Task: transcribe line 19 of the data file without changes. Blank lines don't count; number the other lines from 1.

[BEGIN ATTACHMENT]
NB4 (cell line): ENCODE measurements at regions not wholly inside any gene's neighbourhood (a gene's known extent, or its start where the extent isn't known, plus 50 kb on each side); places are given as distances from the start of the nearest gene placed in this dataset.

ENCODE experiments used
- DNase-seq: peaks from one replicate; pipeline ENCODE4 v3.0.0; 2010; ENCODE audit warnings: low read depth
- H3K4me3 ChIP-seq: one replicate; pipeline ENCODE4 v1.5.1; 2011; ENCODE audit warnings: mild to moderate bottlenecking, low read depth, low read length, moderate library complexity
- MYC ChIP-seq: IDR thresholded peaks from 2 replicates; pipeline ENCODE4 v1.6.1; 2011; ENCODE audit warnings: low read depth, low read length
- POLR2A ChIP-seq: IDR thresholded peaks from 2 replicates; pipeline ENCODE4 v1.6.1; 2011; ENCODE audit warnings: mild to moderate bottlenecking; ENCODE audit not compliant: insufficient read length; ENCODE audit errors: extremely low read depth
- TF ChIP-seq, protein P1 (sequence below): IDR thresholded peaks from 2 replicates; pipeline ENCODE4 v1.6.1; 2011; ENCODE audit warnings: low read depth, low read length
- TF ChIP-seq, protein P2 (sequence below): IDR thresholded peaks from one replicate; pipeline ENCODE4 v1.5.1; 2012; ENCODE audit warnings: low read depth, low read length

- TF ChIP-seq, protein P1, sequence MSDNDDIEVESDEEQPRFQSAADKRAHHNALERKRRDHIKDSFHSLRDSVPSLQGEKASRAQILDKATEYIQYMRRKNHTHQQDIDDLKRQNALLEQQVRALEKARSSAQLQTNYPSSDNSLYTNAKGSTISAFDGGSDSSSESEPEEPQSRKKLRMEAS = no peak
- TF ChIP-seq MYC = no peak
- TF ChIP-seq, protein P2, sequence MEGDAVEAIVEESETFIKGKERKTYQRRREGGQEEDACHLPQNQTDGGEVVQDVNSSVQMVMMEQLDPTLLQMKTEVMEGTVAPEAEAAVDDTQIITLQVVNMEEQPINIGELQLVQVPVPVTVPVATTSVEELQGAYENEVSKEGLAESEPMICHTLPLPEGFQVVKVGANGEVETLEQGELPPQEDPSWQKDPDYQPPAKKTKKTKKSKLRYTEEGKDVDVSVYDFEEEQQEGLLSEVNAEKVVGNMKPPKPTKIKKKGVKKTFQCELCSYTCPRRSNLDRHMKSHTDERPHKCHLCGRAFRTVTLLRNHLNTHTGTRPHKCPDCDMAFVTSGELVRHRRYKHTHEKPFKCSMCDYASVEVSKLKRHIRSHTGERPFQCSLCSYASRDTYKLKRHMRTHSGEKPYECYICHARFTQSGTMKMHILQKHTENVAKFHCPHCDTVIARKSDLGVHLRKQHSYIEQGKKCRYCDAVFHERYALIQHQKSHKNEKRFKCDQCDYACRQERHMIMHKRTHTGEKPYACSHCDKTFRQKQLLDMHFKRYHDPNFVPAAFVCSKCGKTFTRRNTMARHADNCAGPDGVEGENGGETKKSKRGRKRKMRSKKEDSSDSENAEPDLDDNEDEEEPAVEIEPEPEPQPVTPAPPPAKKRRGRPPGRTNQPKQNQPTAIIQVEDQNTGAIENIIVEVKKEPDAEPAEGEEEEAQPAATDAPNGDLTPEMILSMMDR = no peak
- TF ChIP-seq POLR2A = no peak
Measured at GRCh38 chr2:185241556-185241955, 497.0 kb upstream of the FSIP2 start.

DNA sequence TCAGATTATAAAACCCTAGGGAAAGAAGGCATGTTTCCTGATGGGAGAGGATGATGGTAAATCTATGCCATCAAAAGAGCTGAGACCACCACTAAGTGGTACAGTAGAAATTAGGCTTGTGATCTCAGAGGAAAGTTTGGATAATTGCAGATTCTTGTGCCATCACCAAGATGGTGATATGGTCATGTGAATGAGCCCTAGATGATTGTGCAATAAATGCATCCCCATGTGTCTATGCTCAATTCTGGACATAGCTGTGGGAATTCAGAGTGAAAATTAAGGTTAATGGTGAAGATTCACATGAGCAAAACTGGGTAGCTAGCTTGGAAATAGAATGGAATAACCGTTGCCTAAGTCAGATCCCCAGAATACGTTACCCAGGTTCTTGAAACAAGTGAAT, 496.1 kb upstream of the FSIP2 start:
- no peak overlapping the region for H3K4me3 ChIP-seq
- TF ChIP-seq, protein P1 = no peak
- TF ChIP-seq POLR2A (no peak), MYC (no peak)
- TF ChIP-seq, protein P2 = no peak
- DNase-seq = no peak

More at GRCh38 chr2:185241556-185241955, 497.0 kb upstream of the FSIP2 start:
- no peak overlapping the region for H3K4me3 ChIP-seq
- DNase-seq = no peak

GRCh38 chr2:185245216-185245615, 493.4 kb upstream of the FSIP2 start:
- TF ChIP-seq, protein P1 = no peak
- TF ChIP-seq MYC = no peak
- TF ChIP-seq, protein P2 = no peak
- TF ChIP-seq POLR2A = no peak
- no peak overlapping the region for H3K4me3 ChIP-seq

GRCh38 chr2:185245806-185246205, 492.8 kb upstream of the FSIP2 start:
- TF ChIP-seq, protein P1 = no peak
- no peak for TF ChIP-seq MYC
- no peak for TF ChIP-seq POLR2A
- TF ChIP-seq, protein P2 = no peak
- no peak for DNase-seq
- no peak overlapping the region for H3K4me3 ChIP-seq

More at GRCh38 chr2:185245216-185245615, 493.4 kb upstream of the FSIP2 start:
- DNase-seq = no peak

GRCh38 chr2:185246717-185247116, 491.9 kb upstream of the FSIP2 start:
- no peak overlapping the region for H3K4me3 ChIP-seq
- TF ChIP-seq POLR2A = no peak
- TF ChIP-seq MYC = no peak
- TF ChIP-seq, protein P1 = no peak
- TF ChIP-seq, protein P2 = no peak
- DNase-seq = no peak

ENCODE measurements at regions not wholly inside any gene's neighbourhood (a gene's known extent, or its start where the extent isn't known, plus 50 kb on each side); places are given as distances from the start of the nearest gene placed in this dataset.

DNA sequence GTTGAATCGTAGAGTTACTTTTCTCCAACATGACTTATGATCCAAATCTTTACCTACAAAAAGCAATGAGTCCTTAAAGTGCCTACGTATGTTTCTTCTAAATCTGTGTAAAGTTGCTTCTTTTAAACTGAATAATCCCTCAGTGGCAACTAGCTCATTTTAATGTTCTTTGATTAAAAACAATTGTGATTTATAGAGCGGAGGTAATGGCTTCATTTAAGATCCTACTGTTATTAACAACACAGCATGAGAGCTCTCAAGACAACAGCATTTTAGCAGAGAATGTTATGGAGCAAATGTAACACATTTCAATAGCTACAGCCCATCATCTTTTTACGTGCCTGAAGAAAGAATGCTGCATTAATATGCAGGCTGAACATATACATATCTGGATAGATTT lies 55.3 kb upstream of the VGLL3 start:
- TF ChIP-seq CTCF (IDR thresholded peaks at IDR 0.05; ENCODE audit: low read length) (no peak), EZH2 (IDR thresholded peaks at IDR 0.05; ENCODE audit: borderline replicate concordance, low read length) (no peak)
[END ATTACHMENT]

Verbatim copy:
- DNase-seq = no peak